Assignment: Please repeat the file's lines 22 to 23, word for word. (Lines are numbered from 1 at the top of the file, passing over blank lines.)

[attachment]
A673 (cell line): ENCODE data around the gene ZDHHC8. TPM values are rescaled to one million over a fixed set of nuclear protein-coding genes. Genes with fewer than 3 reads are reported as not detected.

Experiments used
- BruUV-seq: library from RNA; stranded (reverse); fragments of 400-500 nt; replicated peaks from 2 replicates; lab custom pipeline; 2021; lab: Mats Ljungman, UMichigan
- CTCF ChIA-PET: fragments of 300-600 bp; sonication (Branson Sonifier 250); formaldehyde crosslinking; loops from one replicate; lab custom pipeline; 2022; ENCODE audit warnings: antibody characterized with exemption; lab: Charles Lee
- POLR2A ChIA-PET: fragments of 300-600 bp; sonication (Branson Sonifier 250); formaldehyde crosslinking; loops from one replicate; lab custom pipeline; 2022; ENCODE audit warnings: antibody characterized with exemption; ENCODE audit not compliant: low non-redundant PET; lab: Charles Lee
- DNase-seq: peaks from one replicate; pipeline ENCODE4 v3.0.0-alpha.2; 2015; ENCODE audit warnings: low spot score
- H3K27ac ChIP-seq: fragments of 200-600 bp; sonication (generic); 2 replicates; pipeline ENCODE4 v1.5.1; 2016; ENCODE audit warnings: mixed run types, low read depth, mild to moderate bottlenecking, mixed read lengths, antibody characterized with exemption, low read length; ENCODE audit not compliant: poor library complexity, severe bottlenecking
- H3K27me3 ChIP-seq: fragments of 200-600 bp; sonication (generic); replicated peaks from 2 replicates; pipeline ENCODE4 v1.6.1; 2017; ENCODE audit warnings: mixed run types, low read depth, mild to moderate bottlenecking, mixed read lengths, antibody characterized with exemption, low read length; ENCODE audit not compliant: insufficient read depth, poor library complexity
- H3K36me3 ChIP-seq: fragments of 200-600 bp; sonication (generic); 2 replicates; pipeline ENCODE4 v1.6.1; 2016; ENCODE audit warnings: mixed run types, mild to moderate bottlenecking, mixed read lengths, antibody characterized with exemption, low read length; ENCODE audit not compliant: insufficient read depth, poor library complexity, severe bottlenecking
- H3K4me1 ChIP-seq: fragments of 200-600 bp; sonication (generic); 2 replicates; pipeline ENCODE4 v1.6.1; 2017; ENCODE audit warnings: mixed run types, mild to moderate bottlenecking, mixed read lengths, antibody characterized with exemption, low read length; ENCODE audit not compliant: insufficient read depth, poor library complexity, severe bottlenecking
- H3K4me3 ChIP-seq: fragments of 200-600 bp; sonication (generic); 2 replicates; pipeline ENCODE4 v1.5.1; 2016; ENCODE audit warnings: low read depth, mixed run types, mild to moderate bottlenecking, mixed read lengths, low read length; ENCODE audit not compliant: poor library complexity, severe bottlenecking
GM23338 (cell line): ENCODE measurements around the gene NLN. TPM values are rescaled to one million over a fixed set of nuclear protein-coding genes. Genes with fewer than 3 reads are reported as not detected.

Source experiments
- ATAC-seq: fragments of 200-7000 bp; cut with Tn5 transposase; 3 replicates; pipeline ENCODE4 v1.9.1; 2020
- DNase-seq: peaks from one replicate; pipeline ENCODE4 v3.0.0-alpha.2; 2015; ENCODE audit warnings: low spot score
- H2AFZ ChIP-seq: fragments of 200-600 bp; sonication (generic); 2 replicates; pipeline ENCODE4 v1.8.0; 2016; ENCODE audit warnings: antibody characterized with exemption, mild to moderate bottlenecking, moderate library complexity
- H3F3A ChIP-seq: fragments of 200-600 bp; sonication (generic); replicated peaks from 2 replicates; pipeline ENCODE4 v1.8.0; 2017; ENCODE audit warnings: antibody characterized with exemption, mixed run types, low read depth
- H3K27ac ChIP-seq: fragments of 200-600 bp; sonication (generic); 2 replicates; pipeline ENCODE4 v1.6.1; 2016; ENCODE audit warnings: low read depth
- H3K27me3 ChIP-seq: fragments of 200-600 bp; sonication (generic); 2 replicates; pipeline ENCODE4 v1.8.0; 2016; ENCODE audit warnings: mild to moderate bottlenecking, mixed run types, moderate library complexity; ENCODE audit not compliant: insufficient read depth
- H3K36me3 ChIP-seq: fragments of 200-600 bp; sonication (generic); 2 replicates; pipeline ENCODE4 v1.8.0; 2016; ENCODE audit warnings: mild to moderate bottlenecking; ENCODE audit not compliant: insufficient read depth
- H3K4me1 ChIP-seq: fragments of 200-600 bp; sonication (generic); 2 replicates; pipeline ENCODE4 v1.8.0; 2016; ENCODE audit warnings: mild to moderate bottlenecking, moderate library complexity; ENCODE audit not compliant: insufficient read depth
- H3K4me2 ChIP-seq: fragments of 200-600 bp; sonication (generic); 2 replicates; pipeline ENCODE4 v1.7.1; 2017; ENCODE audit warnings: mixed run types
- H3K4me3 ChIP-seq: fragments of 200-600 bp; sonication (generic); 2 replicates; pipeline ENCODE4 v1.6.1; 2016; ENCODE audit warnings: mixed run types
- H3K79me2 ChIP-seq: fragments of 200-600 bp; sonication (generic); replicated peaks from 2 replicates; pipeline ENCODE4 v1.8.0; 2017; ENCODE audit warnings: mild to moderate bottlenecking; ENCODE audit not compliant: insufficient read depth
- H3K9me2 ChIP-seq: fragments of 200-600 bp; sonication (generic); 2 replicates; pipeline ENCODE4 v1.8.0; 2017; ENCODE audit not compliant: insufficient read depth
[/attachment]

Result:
- H3K4me2 ChIP-seq: fragments of 200-600 bp; sonication (generic); 2 replicates; pipeline ENCODE4 v1.7.1; 2017; ENCODE audit warnings: mixed run types
- H3K4me3 ChIP-seq: fragments of 200-600 bp; sonication (generic); 2 replicates; pipeline ENCODE4 v1.6.1; 2016; ENCODE audit warnings: mixed run types